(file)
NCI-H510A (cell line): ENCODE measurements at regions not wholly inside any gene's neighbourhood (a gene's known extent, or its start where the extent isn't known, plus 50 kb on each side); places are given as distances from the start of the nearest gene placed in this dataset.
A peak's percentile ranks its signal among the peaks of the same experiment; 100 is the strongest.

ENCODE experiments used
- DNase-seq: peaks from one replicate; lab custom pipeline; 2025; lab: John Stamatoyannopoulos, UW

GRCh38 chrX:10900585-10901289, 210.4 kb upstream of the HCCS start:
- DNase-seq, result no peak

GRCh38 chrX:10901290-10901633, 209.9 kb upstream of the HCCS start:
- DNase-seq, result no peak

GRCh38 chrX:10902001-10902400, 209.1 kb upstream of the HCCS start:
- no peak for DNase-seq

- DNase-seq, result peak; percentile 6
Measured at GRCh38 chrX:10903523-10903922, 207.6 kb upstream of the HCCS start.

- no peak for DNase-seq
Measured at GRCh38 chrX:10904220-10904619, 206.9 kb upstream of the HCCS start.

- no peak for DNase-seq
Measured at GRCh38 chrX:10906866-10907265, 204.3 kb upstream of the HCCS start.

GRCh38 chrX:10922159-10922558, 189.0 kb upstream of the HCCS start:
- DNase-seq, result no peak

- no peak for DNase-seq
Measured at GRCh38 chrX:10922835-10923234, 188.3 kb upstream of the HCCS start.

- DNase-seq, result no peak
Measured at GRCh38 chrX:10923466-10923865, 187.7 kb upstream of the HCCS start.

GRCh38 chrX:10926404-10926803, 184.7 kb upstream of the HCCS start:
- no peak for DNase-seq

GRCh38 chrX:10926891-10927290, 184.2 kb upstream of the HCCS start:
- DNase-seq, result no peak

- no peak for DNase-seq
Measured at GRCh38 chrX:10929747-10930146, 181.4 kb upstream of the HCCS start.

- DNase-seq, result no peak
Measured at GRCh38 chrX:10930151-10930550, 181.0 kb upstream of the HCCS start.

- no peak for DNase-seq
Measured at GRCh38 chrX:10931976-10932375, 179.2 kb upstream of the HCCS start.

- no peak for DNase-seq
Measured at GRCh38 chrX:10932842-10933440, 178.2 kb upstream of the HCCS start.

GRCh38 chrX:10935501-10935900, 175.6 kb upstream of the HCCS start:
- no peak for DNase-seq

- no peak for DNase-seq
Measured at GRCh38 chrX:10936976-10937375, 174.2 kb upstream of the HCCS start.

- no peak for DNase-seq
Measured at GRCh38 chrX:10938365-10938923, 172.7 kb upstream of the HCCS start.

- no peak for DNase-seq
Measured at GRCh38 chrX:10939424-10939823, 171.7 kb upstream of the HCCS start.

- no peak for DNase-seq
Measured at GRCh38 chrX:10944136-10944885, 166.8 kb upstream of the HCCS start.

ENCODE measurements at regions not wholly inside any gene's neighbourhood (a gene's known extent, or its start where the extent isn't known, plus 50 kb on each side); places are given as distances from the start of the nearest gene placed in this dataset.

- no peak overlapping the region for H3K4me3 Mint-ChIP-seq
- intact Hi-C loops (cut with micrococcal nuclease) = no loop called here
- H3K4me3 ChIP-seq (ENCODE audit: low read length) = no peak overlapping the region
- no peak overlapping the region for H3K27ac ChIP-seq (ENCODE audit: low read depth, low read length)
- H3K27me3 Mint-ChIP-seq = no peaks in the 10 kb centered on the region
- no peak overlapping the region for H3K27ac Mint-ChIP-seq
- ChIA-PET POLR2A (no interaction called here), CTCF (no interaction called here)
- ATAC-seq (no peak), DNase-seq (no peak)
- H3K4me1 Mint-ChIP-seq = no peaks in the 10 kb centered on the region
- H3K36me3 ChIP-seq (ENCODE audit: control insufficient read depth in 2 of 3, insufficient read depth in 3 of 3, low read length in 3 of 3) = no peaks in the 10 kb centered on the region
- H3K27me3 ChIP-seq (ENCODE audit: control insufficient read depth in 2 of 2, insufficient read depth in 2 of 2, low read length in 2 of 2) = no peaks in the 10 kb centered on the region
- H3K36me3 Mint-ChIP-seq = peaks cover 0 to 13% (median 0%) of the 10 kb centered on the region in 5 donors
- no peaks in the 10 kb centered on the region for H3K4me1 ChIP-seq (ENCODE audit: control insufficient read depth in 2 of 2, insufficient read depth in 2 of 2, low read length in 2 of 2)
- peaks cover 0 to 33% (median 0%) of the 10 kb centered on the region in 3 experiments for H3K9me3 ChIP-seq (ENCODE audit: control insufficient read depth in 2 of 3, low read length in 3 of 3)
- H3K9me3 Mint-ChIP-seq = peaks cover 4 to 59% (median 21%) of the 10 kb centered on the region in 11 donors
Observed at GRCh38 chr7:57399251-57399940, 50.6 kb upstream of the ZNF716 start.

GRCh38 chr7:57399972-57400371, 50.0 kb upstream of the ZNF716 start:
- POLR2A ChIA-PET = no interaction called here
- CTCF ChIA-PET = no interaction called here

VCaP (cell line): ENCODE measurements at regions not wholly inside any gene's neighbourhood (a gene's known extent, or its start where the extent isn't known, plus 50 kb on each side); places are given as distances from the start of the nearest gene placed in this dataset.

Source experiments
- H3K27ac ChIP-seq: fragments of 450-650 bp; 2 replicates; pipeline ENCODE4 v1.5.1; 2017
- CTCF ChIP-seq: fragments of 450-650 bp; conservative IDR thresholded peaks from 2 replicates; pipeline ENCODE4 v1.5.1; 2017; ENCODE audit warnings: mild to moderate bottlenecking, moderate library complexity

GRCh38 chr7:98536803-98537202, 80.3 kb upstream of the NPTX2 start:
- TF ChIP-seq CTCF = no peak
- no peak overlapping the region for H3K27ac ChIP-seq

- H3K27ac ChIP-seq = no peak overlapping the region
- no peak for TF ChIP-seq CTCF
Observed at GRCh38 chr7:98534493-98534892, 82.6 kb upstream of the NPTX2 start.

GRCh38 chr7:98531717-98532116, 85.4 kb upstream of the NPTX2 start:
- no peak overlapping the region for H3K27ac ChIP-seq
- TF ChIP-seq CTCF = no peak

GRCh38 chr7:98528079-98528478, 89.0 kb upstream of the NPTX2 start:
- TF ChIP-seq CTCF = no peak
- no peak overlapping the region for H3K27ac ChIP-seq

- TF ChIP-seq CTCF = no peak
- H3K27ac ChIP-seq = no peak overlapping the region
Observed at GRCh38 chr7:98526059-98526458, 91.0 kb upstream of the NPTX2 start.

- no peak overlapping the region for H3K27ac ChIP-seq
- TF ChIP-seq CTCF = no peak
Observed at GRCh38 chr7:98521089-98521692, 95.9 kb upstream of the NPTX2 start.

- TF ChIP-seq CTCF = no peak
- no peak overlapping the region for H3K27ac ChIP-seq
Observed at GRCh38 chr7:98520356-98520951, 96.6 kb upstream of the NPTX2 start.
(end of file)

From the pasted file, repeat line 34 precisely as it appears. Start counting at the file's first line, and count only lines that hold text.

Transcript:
Measured at GRCh38 chrX:10932842-10933440, 178.2 kb upstream of the HCCS start.